Pachinko by Min Jin Lee is just the kind of historical fiction I love. It’s a great story about decent people living in a time and place I don’t know a lot about. In this case, the setting for most of the book is Japan, from the 1930s to the 1980s, and the characters are a family of Korean Christians.
The story begins in Korea, with a young woman named Sunja. Her mother is a widow who gets by running a boardinghouse in their small village. The story then shifts to Osaka, Japan, where Sunja lives with her husband, his brother, and his brother’s wife. The family struggles with money, and with persecution in various forms. Sunja has two sons, and the struggles follow them down the generations, although they are able to find some ways to navigate the system. (I’m avoiding specifics because a lot of the pleasure in this book is watching the story unfold.)
The book’s title comes from the pinball-type game popular in Japan, often used for gambling. Some of the characters work in pachinko parlors, and one of the things they do is nudge the pins slightly each day so that the owner maintains an advantage. That got me thinking of how the system these characters are up against often include tiny nudges that keep them from being quite equal. There’s the presumption that Koreans are criminals. There’s the requirement to register. There’s the language barrier. Yet the nudges can go in the other direction, as the characters learn to work the system. Sometimes that’s simply by persevering in hard work, as Sunja does. Sometimes it’s about accepting help from otherwise distasteful sources. Sometimes (a lot of the time) it’s about accepting the system as it is. This is not a book about revolution.
The historical backdrop includes many big events of the 20th century: World War II, the bombing of Nagasaki, the division of Korea, the AIDS crisis. But they’re not the focus—the book doesn’t read like a history lessons in big world events. These events appear as they touch the characters. We hear about Nagasaki, but not Hiroshima, for instance.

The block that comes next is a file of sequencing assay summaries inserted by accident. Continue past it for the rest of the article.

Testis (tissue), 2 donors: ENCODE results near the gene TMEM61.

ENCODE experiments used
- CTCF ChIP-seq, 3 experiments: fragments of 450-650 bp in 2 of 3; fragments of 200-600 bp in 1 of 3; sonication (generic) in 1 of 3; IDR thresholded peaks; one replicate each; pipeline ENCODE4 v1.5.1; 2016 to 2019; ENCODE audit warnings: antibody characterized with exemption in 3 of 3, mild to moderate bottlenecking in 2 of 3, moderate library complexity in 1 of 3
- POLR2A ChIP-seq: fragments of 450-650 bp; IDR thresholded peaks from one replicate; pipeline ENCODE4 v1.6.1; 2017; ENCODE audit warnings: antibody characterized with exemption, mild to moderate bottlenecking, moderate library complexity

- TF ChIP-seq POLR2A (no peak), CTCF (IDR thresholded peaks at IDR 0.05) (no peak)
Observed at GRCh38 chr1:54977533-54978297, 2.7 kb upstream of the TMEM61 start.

And that focus on character is one of the book’s pleasures (and ends up being related to its minor flaws). For most of the novel, Sunja is the heart of the story. Everything that happens touches her directly, and we see her react to all of the events. She is a compelling and complex character, a good woman plagued by guilt, always determined to do what must be done to care for her family but equally determined to stand by her principles. In the latter third or so of the book, however, other characters are in the foreground, and sometimes the narrative spins a little too far away from the core story. For instance, there’s a long tangent about the family of a friend of one of Sunja’s sons.
That one flaw is not enough to ruin the book, however. It’s a book I thoroughly enjoyed and would happily recommend to anyone who enjoys historical fiction and multi-generational family sagas.